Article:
If a vaping Honda owner offers either defense at the neighborhood meet, politely leave the room and give them the link to this article.
First off, the R32’s legalization in the US demonstrates that right-hand drive vehicles are not prohibited there.
Even the US Postal Service has frequently used RHD vehicles, despite the fact that they are by no means ubiquitous, mostly for the ease of access to the curb.
The US import restrictions are completely to blame for the Nissan Skyline’s unlawful importation for usage on public roads for two very straightforward reasons.
Examining the Automotive Gray Market in More Detail
Nissan did not create their Skylines with the US market in mind. The creator of the Skylines, Naganori Ito, was imitating his instructor Shinichiro Sakurai. His task was to design a vehicle that would compete favorably with Porsche in the Japan Grand Prix.
The Skylines’ literal father was this Nissan 2000 GT. It was therefore predicted that when the 2000 GT showed its teeth at the track, everybody would be looking at the 2000 GT’s offspring.
Everyone wanted one after seeing how well it worked. The gray market became relevant at this point.
The gray market first gained popularity during World War II when soldiers fell in love with European automobiles and discovered that importing and maintaining the vehicles to meet US regulations was less expensive than purchasing the automobiles in the US.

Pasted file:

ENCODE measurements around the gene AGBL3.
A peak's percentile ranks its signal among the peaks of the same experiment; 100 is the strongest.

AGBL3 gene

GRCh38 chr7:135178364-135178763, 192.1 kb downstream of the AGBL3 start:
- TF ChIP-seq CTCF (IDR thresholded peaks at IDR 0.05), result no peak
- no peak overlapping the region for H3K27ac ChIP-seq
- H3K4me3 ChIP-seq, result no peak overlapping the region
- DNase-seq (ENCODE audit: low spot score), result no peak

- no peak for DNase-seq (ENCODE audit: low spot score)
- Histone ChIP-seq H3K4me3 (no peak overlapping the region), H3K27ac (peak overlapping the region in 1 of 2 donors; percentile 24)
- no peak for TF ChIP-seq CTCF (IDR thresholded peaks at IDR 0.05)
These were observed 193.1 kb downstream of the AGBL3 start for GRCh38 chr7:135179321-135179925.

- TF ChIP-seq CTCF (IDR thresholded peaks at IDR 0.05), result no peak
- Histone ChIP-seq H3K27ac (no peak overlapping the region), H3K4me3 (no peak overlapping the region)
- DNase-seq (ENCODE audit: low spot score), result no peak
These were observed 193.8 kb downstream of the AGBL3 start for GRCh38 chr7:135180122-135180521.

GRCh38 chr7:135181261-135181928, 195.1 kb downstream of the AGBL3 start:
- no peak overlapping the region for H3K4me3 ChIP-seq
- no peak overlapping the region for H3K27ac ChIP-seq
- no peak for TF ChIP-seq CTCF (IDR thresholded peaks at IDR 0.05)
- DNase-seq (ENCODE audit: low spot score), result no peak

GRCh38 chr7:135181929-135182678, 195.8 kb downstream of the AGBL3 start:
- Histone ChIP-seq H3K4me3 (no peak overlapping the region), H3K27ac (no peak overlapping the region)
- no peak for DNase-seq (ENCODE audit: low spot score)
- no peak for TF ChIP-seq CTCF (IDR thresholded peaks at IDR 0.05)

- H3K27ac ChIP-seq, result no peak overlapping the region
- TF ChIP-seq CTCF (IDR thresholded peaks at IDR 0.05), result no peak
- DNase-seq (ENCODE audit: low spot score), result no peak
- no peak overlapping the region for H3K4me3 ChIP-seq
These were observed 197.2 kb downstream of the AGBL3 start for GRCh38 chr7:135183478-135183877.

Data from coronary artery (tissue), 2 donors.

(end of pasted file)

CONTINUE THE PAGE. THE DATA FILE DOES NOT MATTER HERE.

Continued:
People were able to import automobiles from the 1960s to the 1980s as long as they complied with US safety regulations. Gray market importers initially performed a fantastic job of importing cars and modifying them to meet the necessary American standards.
While the majority of gray market importers were legitimate, some discovered legal loopholes and began casually breaking the rules. At that time, illicit exotic vehicles, including the Skyline, were all over the streets.
In spite of the fact that they complied with US safety and pollution regulations, this is what encouraged automakers to pressure Congress into passing the legislation that forbade the import of automobiles from the gray market.
In short, the Skyline became unlawful since it didn’t adhere to the safety standards and laws that the Motor Vehicle Safety Compliance Act of 1988 established.